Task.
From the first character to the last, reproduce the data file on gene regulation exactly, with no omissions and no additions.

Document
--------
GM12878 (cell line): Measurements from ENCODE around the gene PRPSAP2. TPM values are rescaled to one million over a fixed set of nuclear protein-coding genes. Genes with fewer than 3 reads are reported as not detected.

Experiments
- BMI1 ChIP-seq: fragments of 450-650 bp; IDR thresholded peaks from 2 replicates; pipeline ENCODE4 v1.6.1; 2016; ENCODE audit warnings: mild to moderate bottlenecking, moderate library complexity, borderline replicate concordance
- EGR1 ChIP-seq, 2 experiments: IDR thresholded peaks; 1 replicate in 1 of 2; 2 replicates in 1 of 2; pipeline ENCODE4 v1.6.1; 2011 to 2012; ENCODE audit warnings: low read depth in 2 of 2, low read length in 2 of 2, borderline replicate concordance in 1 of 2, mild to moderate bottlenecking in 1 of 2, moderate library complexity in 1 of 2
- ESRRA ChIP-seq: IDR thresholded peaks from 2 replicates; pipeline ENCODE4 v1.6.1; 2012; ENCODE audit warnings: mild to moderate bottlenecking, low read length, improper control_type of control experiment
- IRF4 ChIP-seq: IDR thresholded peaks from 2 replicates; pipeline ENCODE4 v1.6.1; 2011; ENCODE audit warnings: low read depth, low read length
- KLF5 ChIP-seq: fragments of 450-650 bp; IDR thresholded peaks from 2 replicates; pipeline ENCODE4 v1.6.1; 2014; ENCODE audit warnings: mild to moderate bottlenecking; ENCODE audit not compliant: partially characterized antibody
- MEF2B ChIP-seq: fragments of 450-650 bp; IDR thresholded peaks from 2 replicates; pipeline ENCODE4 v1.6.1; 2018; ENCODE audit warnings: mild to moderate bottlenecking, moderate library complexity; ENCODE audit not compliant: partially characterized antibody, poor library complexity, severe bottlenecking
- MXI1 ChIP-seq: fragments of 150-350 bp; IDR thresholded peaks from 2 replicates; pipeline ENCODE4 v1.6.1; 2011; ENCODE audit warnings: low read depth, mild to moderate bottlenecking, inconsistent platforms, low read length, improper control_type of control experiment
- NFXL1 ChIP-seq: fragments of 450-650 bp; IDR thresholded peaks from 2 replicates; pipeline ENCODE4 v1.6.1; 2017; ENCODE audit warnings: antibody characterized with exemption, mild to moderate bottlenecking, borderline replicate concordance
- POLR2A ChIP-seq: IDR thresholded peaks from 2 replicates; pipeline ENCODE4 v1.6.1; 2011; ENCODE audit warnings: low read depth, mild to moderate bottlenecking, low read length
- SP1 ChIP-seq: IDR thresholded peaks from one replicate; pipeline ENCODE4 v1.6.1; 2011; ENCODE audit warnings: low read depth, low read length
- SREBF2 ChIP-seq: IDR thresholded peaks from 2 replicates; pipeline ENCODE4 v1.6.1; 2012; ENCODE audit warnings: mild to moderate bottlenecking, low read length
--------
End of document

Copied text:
GM12878 (cell line): Measurements from ENCODE around the gene PRPSAP2. TPM values are rescaled to one million over a fixed set of nuclear protein-coding genes. Genes with fewer than 3 reads are reported as not detected.

Experiments
- BMI1 ChIP-seq: fragments of 450-650 bp; IDR thresholded peaks from 2 replicates; pipeline ENCODE4 v1.6.1; 2016; ENCODE audit warnings: mild to moderate bottlenecking, moderate library complexity, borderline replicate concordance
- EGR1 ChIP-seq, 2 experiments: IDR thresholded peaks; 1 replicate in 1 of 2; 2 replicates in 1 of 2; pipeline ENCODE4 v1.6.1; 2011 to 2012; ENCODE audit warnings: low read depth in 2 of 2, low read length in 2 of 2, borderline replicate concordance in 1 of 2, mild to moderate bottlenecking in 1 of 2, moderate library complexity in 1 of 2
- ESRRA ChIP-seq: IDR thresholded peaks from 2 replicates; pipeline ENCODE4 v1.6.1; 2012; ENCODE audit warnings: mild to moderate bottlenecking, low read length, improper control_type of control experiment
- IRF4 ChIP-seq: IDR thresholded peaks from 2 replicates; pipeline ENCODE4 v1.6.1; 2011; ENCODE audit warnings: low read depth, low read length
- KLF5 ChIP-seq: fragments of 450-650 bp; IDR thresholded peaks from 2 replicates; pipeline ENCODE4 v1.6.1; 2014; ENCODE audit warnings: mild to moderate bottlenecking; ENCODE audit not compliant: partially characterized antibody
- MEF2B ChIP-seq: fragments of 450-650 bp; IDR thresholded peaks from 2 replicates; pipeline ENCODE4 v1.6.1; 2018; ENCODE audit warnings: mild to moderate bottlenecking, moderate library complexity; ENCODE audit not compliant: partially characterized antibody, poor library complexity, severe bottlenecking
- MXI1 ChIP-seq: fragments of 150-350 bp; IDR thresholded peaks from 2 replicates; pipeline ENCODE4 v1.6.1; 2011; ENCODE audit warnings: low read depth, mild to moderate bottlenecking, inconsistent platforms, low read length, improper control_type of control experiment
- NFXL1 ChIP-seq: fragments of 450-650 bp; IDR thresholded peaks from 2 replicates; pipeline ENCODE4 v1.6.1; 2017; ENCODE audit warnings: antibody characterized with exemption, mild to moderate bottlenecking, borderline replicate concordance
- POLR2A ChIP-seq: IDR thresholded peaks from 2 replicates; pipeline ENCODE4 v1.6.1; 2011; ENCODE audit warnings: low read depth, mild to moderate bottlenecking, low read length
- SP1 ChIP-seq: IDR thresholded peaks from one replicate; pipeline ENCODE4 v1.6.1; 2011; ENCODE audit warnings: low read depth, low read length
- SREBF2 ChIP-seq: IDR thresholded peaks from 2 replicates; pipeline ENCODE4 v1.6.1; 2012; ENCODE audit warnings: mild to moderate bottlenecking, low read length